Look at the picture below very carefully:

 

 

In this 1994 Pulitzer Prize winning photograph, an African boy, nothing but a skeleton, was trying to crawl towards a U.N. Food Shelter, about one kilometer away. Behind his back, a few yards away was a vulture waiting for the boy to die to feast. The vulture did not attack the living boy. It could have. But it has God-given law that it follows. Even the animals have law of God that they obey. Not the man. So many governments, groups and individuals have become worst than the vultures!

{tab=3. Umar bin Abdul Aziz}

Umar bin Abdul Aziz (r.a.)

One way to understand the current world crises is by what Umar bin Abdul Aziz (r.a.) said in a letter he sent to one of his military commanders named Mansur. His words show his deep understanding of the Quran and Sunnah. You will see how it is so applicable today, even though he said so about 1400 years ago.

In his letter, he says that “sin is even more dangerous than the ruses/tricks of the enemy. Amirul-Momineen bids upon Mansur that instead of taking fright of his enemy, he should fear transgressing the limits of Allah T’ala. We overcome our enemies in the battlefield only because of their vices and sins, for, had it not been so, we would not have had the courage to face them. We can not deploy troops in the same numbers as our enemies can do, nor do we possess the equipments they have got.

Thus, if we equate ourselves with our enemies in misdeeds and transgressions, they would undoubtedly gain a victory over us by virtue of their numerical superiority and strength.”

About fourteen hundred years ago, Umar bin Abdul Aziz told us that when we compete in sins, we loose! We loose in the Akhirah and we loose in this world. And certainly, the loss in the Hereafter is far greater than any loss in this world!

{tab=4. Some Statistics} 

SOME STATISTICS:

To understand this point further, I want to give you a brief on some statistics, especially from the twentieth century. These statistics come from an article, titled, “Christian versus Muslim Violence in History.”

 

We can look at the start of Christianity and see how millions of Christians were tortured and killed by Christians, but let us just pick a few major events from the history.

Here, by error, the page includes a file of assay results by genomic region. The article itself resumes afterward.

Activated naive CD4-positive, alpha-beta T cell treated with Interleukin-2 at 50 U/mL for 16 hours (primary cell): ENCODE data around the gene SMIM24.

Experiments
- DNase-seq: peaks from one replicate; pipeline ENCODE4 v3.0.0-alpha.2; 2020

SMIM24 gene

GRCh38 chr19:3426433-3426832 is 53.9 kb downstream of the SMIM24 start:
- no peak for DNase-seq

The Crusades

The European armies were saying, as they slaughtered Jews and both Christian and Muslim Arabs: “Kill them all, God will know his own.”

Europe's Reformation and Counter Reformation Era

Two thirds of the Christian population of Europe was slaughtered by Christians

The African slave trade

Claimed the lives of 10 million

The Colonial Conquests

Estimates for the number of Native Americans slaughtered by the Europeans in North, Central and South America run as high as 20 million within three generations.

The 20th century's Western Civilization took warfare to new extremes

A conservative estimate puts the total number of brutal deaths in the 20th century at more than 250 million. Of these, Muslims are responsible for less than 10 million deaths. Christians, or those coming from Christian backgrounds account for more than 200 million of these! The greatest death totals come from World War I  and World War II. In World War I, about 20 million killed, at least 90% of which were inflicted by “Christians”. In World War II ( 90 million, at least 50% of which were inflicted by “Christians,” the majority of the rest occurring in the Far East).

In the 20th century alone

 

Western and/or Christian powers have been responsible for at least twenty times more deaths than have Muslim powers in the whole of Islamic history.

In the 20th century, Rawanda, 1994

Witness the slaughter of 900,000 Rwandans in 1994 in a population that was over 90 % Christian

1992-1995 Bosnia

The genocide of over 300,000 Muslims and systematic rape of over 100,000 Muslim women by Christian Serbs